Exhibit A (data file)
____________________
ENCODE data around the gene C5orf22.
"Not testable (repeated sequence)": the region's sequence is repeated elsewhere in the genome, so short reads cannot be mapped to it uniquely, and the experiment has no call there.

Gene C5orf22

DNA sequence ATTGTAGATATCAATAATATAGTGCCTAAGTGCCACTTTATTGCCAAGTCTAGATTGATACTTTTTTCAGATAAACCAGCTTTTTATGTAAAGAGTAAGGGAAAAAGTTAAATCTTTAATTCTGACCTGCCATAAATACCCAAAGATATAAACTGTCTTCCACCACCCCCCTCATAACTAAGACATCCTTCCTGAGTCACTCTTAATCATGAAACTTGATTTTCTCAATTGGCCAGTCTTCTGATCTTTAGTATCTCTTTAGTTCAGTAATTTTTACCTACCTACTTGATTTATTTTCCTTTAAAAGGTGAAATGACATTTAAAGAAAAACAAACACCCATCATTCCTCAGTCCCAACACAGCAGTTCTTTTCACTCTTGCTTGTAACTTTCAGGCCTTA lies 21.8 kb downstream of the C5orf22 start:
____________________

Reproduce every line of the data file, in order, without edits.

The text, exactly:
ENCODE data around the gene C5orf22.
"Not testable (repeated sequence)": the region's sequence is repeated elsewhere in the genome, so short reads cannot be mapped to it uniquely, and the experiment has no call there.

Gene C5orf22

DNA sequence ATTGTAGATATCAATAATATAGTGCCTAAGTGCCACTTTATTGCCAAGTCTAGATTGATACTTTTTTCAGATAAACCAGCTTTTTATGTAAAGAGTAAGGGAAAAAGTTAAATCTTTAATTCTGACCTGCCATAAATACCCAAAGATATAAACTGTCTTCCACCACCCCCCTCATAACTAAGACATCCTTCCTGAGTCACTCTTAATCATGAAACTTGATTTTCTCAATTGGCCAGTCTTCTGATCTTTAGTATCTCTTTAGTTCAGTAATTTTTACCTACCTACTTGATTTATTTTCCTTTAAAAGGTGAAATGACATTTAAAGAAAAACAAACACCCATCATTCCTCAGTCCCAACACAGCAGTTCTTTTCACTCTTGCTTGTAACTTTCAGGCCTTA lies 21.8 kb downstream of the C5orf22 start: